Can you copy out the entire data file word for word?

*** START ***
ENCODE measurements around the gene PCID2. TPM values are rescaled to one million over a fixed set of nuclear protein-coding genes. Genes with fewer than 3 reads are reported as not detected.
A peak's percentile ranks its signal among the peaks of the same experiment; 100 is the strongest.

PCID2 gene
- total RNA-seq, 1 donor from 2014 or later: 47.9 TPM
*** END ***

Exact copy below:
ENCODE measurements around the gene PCID2. TPM values are rescaled to one million over a fixed set of nuclear protein-coding genes. Genes with fewer than 3 reads are reported as not detected.
A peak's percentile ranks its signal among the peaks of the same experiment; 100 is the strongest.

PCID2 gene
- total RNA-seq, 1 donor from 2014 or later: 47.9 TPM